Lamb Production

Victoria’s Agriculture Minister tags one for the team at Ballan

Sheep Central May 15, 2017

Victorian Minister for Agriculture Jaala Pulford gets some help from Corey Golding to put an EID ear tag in a lamb today.

VICTORIA’S Minister for Agriculture Jaala Pulford has tagged some of the first Autumn lambs of the season to highlight the mandatory use of electronic ear tags in all 2017-drop lambs and goat kids in the state.

Mr Pulford said the electronic tagging of sheep and goats in Victoria is one of the biggest reforms to the agricultural industry.

The implementation of an electronic National Livestock Identification System (NLIS) for sheep and goats was announced by Ms Pulford last year with a $17 million industry and farmer support package.

The mandatory use of electronic tags came into effect on January 1 this year, with lambs and kids born in Victoria on or after this date requiring an electronic tag before leaving the property of birth.

The minister visited the Molesworth family’s property just outside of Ballan to help electronically tag some stud Poll Dorset lambs.

James Molesworth and his father John run a large commercial and stud sheep operation at Morrisons. Electronic tagging is new technology to them, but they are keen to explore how it can be used to increase traceability across the supply chain.

“We’ve got a stud, so it will help our recording and things.”

Mr Molesworth said he appreciated the need to introduce electronic tagging of sheep and goats for biosecurity reasons, having witnessed the start of Foot and Mouth Disease outbreak and the burning of livestock in England in 2001.

“It would be a pretty big thing and it would knock the industry.”

He hoped the other states, especially South Australia and New South Wales, also opted to mandate electronic tagging of sheep and goats, for the benefit of sheep and lamb trading by producers.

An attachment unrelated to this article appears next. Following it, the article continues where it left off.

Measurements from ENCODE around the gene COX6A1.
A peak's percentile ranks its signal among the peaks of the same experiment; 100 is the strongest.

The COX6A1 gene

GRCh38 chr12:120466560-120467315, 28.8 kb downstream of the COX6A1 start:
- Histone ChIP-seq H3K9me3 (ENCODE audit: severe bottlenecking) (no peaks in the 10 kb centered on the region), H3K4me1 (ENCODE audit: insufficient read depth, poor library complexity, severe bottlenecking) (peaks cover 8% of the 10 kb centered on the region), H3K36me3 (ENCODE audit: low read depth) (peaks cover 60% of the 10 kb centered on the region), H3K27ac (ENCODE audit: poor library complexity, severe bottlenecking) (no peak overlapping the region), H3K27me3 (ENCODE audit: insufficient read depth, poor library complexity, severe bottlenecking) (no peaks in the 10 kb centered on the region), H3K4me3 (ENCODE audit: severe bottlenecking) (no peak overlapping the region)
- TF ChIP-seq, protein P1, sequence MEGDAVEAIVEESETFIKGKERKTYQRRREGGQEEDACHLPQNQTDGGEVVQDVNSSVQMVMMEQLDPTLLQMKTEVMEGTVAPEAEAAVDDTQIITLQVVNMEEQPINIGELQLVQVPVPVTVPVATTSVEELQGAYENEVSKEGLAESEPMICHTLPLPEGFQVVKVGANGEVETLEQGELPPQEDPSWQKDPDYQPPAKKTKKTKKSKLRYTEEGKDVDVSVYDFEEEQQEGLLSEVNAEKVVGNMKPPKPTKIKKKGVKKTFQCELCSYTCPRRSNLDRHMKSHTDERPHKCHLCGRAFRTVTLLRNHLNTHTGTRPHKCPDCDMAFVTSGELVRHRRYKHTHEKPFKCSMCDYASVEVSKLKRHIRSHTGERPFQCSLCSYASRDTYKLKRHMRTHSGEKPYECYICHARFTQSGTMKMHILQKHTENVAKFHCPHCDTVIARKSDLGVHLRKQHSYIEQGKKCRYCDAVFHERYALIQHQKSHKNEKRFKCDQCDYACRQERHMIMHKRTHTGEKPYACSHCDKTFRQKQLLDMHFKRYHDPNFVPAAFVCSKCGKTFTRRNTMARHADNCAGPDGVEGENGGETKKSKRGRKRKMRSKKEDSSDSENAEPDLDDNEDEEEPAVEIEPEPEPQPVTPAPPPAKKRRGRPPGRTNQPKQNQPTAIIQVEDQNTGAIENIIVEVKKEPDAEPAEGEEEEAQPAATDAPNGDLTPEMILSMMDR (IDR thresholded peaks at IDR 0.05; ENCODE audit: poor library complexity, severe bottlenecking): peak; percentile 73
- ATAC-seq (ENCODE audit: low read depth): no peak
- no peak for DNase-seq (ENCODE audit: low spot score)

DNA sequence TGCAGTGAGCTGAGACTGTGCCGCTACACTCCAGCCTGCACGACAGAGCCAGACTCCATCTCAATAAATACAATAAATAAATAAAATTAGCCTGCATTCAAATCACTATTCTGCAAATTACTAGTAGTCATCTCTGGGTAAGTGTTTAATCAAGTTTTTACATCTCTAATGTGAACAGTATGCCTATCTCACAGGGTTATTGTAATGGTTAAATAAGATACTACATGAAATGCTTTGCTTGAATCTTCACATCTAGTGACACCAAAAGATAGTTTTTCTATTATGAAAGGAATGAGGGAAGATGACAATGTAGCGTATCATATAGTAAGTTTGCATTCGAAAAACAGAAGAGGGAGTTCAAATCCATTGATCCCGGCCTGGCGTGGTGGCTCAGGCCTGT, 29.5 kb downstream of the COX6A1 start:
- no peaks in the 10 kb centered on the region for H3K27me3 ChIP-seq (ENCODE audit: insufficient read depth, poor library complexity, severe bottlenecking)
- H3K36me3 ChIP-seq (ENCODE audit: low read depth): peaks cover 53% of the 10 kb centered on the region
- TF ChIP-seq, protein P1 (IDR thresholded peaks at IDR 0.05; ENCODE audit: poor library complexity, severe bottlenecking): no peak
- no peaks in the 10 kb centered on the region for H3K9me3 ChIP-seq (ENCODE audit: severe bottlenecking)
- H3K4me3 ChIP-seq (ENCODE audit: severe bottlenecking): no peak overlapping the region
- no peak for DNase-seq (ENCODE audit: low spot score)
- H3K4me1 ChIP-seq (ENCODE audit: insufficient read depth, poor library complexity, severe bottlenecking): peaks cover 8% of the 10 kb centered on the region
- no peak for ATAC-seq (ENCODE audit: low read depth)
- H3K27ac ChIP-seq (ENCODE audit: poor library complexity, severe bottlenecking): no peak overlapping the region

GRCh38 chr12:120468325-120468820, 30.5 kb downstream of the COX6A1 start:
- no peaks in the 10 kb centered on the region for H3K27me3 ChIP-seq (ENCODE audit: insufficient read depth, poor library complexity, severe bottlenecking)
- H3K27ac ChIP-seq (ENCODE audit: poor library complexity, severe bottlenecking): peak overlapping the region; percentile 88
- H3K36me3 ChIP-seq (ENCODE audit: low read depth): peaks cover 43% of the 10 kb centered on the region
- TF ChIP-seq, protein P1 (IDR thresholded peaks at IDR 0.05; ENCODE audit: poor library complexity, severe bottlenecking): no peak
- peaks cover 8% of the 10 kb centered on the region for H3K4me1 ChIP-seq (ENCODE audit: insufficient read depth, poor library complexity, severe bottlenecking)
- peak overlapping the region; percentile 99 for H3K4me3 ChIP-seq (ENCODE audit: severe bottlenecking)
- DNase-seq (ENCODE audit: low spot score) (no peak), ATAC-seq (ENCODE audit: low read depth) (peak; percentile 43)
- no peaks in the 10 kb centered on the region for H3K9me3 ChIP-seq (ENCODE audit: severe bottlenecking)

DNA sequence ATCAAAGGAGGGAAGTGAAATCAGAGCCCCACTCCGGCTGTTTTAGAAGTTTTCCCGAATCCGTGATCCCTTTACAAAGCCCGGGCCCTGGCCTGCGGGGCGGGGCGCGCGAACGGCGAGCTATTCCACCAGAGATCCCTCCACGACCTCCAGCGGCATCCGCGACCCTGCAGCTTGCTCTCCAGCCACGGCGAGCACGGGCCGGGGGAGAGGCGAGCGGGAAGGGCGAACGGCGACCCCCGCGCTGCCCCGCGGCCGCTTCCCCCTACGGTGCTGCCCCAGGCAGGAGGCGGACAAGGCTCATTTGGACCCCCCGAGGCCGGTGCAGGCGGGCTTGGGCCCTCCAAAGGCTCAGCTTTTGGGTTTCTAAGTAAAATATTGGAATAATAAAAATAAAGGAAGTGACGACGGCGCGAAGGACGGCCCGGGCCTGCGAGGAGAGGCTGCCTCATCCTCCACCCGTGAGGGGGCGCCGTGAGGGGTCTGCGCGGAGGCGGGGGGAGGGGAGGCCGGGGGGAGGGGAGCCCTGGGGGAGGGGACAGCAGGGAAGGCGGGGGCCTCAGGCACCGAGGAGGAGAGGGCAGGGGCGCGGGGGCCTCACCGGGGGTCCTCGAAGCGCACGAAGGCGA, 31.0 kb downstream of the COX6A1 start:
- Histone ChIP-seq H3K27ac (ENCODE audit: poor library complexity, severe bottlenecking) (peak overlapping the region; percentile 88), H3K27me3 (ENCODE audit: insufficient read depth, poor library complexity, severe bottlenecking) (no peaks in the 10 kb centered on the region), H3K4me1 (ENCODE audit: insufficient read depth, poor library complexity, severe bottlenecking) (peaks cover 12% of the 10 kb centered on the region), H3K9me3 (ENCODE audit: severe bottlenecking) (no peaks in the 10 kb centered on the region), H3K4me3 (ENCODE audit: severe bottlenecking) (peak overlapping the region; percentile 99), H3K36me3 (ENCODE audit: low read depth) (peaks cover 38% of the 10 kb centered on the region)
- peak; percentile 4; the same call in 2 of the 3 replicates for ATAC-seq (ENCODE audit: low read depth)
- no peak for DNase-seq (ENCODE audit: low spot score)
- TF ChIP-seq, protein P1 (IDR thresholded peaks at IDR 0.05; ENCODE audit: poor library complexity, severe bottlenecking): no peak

“It would be beneficial if those other two states (South Australia and New South Wales) got on board.”

Ms Pulford said electronic identification will help protect Victoria’s sheep and goat industries and our access to important export markets.

“This is game-changing technology and Victorian farmers are proudly leading the way.”

“It’s great to see farmers like James getting on board with the roll out and taking advantage of the benefits of electronic ID.”

Throughout April, farmers from all over the state have attended on-farm workshops to learn how to take tagging to the next level, with independent experts demonstrating the potential of electronic ID for flock management, productivity improvements and profit maximisation.

Every producer has access to cost-neutral tags for the first twelve months for their 2017 lambs and kids, with tags available from 35 cents each. Cost-neutral tag prices for 2018 will be announced soon.

Farmers who are keen to be early adopters, and embrace additional on-farm benefits are being encouraged to apply for grants to purchase optional equipment like readers and purpose built weighing systems. Funding is available across the supply chain to assist with the transition to the electronic system.

Application forms for equipment grants are available at or by calling 1800 678 779 during business hours. Further information is available at

Source: Agriculture Victoria.


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  1. Gerard Keogh, May 17, 2017

    We also tagged calves at birth with Allflex tags and are now selling old cows. We are having to replace around 50 percent of the tags.
    I would think it commonsense to investigate and solve cattle NLIS problems before introducing electronic tagging of sheep.

  2. Brad Bellinger, May 16, 2017

    A NSW producer rang me Friday who produces around 10,000 calves per year. He is now selling 10 year-old cows that were tagged as calves, 52 percent had lost their tags. The tag manufacturer has offered to replace the tags due to the faults in the tags. The backs had frayed and fallen off. All of these cattle had lost their lifetime traceability. Electronic tagging as a means of accurate whole of life traceability is a sham — A billion dollar sham.
    If RFID is a means of stopping the spread of Foot and Mouth Disease, could the minister help tag the estimated 24 million wild pigs roaming the country and unknown number of wild deer.
    A full parliamentary enquiry should be held into the mandating of electronic tags in cattle, including the cost, who benefited from it and why its efficacy was not property investigated.
    Isolate Victoria as a high cost producer of lamb. I would suggest that the minister loosen her purse strings, as $17 million is not enough.

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